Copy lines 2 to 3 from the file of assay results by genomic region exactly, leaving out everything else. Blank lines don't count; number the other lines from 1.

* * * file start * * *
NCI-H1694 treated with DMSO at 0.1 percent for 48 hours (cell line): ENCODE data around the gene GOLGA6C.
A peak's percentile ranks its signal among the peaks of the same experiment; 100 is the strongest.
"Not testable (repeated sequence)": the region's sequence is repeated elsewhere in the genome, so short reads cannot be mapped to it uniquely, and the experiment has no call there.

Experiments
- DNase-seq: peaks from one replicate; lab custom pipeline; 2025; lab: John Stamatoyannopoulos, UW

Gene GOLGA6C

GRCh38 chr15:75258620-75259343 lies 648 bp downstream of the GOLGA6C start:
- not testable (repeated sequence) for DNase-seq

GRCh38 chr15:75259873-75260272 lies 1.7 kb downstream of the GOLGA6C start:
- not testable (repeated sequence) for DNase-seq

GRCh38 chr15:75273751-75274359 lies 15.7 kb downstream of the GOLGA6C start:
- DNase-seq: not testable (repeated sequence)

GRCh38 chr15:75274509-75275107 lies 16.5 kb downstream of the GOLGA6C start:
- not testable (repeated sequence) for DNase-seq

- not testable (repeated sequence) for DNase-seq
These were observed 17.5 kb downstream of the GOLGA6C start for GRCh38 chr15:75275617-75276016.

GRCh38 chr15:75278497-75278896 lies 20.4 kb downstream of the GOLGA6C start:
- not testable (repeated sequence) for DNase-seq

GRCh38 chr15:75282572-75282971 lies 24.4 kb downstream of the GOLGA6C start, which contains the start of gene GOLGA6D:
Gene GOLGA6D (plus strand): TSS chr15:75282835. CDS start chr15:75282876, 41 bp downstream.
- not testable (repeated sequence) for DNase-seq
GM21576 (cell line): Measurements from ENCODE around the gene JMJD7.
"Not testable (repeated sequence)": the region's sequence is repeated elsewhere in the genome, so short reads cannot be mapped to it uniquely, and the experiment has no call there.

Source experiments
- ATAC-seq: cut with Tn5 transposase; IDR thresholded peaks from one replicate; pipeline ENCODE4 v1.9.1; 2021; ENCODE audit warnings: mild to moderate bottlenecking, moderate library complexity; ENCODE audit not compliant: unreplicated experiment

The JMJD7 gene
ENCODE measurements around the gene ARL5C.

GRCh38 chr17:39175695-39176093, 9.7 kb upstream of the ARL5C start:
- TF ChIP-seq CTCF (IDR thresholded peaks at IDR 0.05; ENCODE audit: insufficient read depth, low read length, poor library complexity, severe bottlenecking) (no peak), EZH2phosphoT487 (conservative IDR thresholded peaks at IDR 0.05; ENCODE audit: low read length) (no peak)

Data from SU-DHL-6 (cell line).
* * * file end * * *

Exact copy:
A peak's percentile ranks its signal among the peaks of the same experiment; 100 is the strongest.
"Not testable (repeated sequence)": the region's sequence is repeated elsewhere in the genome, so short reads cannot be mapped to it uniquely, and the experiment has no call there.